None of this is to say Harden is perfect, or anywhere near it. In fact, he makes more mistakes than anyone. Last month, he broke the NBA record for turnovers in a single season, surpassing his own mark of 374, which he set last year. (Westbrook has just 20 fewer turnovers, with 435, as the season ends.) That’s partly a symptom of how often Harden is handling the ball, and the Rockets’ uptempo system, which prioritizes finding good looks early in the shot clock if possible. The faster pace means Houston has more plays each night, which creates more opportunities to score but also more turnover chances.
Harden’s defense is nowhere near as bad as it was in the past, but you won’t hear anyone vouch for him as a two-way player the way people would for San Antonio’s Kawhi Leonard, the NBA’s best perimeter stopper. Yet Harden has been pretty active this season, contesting 8.2 shots per game, third most in the NBA among guards. By contrast, Westbrook — who has been accused in some circles of padding his rebounding stats — has been less interested in getting out to shooters, contesting an eye-poppingly low 3.6 shots per night, by far the worst rate of any NBA player who’s logging at least 30 minutes each game.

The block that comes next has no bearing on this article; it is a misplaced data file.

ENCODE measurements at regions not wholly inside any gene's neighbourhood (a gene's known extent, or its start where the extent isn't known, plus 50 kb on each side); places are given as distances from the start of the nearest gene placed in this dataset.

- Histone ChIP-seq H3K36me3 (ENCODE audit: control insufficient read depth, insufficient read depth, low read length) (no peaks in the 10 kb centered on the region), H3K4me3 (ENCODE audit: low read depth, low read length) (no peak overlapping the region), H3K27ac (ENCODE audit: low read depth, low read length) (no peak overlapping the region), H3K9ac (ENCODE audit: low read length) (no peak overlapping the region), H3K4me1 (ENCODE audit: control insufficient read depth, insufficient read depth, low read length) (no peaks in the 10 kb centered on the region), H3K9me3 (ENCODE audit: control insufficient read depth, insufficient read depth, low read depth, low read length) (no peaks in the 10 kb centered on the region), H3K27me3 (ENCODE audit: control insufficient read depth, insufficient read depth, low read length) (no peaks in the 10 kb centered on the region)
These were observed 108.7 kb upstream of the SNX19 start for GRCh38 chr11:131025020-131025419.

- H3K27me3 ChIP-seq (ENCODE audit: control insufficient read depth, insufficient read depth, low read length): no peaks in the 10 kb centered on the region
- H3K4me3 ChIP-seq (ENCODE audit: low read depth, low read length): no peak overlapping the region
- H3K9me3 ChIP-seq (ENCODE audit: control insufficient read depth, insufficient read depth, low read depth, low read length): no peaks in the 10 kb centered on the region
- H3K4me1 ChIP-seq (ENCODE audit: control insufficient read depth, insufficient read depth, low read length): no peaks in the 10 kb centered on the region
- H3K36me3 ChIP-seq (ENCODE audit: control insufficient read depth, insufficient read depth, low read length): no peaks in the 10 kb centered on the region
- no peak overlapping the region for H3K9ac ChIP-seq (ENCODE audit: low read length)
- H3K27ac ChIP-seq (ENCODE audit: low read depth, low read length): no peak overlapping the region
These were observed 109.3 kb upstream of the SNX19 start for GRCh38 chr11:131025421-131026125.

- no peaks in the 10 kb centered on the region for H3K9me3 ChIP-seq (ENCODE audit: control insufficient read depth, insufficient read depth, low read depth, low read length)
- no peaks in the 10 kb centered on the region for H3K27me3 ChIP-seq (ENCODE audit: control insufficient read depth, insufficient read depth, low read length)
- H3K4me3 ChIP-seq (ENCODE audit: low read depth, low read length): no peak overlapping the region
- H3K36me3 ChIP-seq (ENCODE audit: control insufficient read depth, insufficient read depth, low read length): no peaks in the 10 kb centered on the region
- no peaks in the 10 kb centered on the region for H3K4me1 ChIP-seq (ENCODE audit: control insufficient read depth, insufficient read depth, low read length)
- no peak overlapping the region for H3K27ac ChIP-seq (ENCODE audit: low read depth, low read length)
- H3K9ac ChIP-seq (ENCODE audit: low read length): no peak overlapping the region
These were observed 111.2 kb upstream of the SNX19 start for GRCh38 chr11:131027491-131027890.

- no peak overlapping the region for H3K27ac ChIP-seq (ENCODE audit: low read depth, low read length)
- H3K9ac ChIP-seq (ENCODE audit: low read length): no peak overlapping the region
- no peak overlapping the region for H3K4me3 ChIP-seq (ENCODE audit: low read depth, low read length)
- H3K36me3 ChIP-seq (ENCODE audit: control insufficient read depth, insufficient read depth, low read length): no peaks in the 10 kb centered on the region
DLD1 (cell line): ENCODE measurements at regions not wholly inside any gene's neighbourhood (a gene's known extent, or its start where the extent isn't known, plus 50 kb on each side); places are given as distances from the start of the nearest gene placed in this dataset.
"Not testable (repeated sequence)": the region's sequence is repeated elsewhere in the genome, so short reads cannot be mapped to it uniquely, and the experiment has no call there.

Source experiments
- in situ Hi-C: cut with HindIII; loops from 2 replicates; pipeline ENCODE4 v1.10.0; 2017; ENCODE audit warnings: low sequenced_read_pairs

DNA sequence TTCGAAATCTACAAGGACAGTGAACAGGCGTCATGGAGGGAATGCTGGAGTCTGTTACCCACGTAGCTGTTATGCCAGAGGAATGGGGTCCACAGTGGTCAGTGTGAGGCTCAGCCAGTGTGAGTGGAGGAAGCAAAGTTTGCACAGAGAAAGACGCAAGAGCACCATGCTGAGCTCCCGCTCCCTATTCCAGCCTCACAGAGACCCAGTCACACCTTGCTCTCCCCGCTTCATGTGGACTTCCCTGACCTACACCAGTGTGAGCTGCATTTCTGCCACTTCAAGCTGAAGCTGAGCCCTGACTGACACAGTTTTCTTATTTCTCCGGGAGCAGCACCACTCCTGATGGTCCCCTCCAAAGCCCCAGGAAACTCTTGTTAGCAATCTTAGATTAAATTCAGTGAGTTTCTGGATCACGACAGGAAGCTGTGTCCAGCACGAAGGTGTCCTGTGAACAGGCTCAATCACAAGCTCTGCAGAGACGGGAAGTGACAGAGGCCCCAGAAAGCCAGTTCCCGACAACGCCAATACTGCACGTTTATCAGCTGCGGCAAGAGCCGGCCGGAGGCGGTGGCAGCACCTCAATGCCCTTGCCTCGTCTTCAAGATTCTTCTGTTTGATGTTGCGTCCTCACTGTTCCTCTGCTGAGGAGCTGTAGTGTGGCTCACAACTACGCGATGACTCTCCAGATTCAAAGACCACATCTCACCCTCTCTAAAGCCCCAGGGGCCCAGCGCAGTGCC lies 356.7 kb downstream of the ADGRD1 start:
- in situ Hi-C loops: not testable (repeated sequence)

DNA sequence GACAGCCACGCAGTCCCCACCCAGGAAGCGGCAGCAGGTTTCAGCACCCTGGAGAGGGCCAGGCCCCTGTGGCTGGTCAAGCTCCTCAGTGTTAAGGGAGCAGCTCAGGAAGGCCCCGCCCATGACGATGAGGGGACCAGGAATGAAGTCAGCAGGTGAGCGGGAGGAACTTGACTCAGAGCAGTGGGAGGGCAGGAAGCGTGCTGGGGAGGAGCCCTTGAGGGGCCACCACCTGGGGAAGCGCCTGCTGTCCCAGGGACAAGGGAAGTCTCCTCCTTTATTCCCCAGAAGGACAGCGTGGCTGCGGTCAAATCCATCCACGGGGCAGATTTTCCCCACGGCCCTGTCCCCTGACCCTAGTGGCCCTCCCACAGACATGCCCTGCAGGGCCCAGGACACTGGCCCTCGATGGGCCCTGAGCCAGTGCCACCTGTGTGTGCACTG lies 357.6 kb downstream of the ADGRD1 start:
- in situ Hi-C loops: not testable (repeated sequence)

Still, it’s impossible to ignore Westbrook’s statistical impact in Oklahoma City, which, in some ways, dwarfs Harden’s in Houston. The Thunder are 13.1 points better per 100 plays with Westbrook, whereas Houston is just 2.7 points better per 100 with Harden. But what role, if any, should preseason expectations play in the MVP race? Betting lines expected Oklahoma City to finish about where it is. In almost all cases, the Rockets, who have 54 wins, were projected to finish behind the Thunder, who have 46.
Vegas had Houston’s over/under at 41.5 wins, the biggest undersell in the NBA this year. FiveThirtyEight’s preseason projections sold the club short, too, at 45 wins. But the third-seeded Rockets may even be able to push San Antonio and Golden State in a playoff series should they meet them5.
Taken together, that leaves voters with a question: Is it more valuable for a player to take what would otherwise be a struggling team and get it to a slightly above-average level? Or is it better to take a fringe playoff club, and turn it into an actual contender?
Championship contention is rare in the first place, let alone when no one saw it coming. So is Harden’s personal efficiency, and the efficiency he draws out of his Rockets teammates. And that’s why he deserves to win his first MVP award.